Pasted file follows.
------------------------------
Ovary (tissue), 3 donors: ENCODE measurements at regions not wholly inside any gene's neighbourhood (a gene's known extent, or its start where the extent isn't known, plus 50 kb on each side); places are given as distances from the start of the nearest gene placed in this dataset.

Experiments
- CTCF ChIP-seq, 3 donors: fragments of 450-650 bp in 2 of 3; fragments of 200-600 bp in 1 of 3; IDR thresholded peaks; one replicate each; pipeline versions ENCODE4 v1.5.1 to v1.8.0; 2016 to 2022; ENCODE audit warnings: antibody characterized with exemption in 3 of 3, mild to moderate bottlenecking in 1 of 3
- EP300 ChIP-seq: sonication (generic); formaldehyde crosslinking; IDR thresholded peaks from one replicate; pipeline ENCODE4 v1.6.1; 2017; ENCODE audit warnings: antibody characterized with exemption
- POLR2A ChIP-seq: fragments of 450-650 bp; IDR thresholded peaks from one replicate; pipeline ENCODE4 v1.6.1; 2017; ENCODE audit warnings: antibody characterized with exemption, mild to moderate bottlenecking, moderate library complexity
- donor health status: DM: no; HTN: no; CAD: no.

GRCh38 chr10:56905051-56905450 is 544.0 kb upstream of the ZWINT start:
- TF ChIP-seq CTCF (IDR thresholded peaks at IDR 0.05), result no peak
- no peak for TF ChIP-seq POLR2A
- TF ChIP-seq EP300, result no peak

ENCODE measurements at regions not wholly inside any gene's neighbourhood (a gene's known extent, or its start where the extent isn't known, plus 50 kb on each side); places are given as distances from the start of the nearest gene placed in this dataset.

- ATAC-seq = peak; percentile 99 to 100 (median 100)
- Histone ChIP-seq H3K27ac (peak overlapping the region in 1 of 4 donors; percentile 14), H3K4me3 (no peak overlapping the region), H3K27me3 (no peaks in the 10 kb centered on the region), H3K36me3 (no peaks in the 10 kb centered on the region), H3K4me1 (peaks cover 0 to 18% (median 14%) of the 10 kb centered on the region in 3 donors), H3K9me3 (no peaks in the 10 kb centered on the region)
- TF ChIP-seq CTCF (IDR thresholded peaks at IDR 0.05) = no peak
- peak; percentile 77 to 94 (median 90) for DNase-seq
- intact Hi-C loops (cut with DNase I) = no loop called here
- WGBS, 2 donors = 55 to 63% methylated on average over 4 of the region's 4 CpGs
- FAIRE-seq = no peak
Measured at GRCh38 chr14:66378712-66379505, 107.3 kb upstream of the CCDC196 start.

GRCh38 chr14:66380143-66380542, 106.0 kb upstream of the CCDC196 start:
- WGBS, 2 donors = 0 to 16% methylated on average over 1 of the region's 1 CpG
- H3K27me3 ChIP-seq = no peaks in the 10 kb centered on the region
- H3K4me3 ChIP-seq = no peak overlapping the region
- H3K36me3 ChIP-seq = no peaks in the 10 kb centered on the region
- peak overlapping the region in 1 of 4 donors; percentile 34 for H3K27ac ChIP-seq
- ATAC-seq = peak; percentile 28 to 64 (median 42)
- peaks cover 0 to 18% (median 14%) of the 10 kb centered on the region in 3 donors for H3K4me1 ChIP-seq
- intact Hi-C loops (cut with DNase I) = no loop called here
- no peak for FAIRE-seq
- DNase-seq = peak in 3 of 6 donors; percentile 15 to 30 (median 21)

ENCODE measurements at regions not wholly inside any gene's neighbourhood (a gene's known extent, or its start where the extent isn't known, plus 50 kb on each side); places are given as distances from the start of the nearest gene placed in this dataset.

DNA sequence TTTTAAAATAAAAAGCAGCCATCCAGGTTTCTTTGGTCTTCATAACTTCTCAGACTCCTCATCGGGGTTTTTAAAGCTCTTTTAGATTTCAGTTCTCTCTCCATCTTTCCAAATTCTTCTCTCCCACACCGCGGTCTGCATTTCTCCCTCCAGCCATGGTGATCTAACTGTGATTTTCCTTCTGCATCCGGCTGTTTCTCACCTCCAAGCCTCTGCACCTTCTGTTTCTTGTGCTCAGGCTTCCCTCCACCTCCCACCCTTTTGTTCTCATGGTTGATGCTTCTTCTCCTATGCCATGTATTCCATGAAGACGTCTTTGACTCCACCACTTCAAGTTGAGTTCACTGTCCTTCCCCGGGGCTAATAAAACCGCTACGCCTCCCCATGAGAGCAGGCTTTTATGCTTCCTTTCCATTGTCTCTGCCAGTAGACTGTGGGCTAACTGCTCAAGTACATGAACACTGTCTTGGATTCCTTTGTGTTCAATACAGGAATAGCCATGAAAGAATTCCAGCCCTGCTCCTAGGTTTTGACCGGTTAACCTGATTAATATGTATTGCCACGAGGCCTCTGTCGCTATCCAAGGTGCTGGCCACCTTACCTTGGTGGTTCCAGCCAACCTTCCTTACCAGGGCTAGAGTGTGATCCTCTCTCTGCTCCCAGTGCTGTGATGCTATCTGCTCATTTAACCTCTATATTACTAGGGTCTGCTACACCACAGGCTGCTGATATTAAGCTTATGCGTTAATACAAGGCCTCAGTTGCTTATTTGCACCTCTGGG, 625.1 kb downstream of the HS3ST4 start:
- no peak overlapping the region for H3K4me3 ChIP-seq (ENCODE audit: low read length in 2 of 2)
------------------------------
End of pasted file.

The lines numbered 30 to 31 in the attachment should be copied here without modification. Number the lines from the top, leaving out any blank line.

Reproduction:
- DNase-seq = peak in 3 of 6 donors; percentile 15 to 30 (median 21)

ENCODE measurements at regions not wholly inside any gene's neighbourhood (a gene's known extent, or its start where the extent isn't known, plus 50 kb on each side); places are given as distances from the start of the nearest gene placed in this dataset.